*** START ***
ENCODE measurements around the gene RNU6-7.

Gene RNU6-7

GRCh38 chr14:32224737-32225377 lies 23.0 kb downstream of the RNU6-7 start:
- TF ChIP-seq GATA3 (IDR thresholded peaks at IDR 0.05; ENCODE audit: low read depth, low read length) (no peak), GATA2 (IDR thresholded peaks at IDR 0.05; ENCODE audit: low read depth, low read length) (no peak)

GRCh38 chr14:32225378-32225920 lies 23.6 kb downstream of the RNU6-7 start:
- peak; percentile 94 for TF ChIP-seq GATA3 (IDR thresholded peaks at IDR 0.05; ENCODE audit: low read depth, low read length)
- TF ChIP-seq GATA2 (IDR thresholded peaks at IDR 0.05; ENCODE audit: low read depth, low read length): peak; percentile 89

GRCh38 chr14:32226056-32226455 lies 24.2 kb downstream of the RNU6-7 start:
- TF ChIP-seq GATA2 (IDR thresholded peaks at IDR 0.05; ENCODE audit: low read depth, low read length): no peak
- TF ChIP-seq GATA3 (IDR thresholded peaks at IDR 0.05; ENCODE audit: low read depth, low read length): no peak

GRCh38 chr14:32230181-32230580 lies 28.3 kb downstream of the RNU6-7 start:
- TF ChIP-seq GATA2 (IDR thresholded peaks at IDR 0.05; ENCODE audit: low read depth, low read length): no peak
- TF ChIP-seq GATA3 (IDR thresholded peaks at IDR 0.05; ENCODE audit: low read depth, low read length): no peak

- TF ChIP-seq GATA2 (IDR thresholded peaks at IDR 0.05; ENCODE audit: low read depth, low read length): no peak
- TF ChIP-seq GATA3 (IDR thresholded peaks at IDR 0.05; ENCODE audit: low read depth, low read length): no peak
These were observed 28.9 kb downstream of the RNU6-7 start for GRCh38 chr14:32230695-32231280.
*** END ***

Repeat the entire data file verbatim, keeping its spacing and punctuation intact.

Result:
ENCODE measurements around the gene RNU6-7.

Gene RNU6-7

GRCh38 chr14:32224737-32225377 lies 23.0 kb downstream of the RNU6-7 start:
- TF ChIP-seq GATA3 (IDR thresholded peaks at IDR 0.05; ENCODE audit: low read depth, low read length) (no peak), GATA2 (IDR thresholded peaks at IDR 0.05; ENCODE audit: low read depth, low read length) (no peak)

GRCh38 chr14:32225378-32225920 lies 23.6 kb downstream of the RNU6-7 start:
- peak; percentile 94 for TF ChIP-seq GATA3 (IDR thresholded peaks at IDR 0.05; ENCODE audit: low read depth, low read length)
- TF ChIP-seq GATA2 (IDR thresholded peaks at IDR 0.05; ENCODE audit: low read depth, low read length): peak; percentile 89

GRCh38 chr14:32226056-32226455 lies 24.2 kb downstream of the RNU6-7 start:
- TF ChIP-seq GATA2 (IDR thresholded peaks at IDR 0.05; ENCODE audit: low read depth, low read length): no peak
- TF ChIP-seq GATA3 (IDR thresholded peaks at IDR 0.05; ENCODE audit: low read depth, low read length): no peak

GRCh38 chr14:32230181-32230580 lies 28.3 kb downstream of the RNU6-7 start:
- TF ChIP-seq GATA2 (IDR thresholded peaks at IDR 0.05; ENCODE audit: low read depth, low read length): no peak
- TF ChIP-seq GATA3 (IDR thresholded peaks at IDR 0.05; ENCODE audit: low read depth, low read length): no peak

- TF ChIP-seq GATA2 (IDR thresholded peaks at IDR 0.05; ENCODE audit: low read depth, low read length): no peak
- TF ChIP-seq GATA3 (IDR thresholded peaks at IDR 0.05; ENCODE audit: low read depth, low read length): no peak
These were observed 28.9 kb downstream of the RNU6-7 start for GRCh38 chr14:32230695-32231280.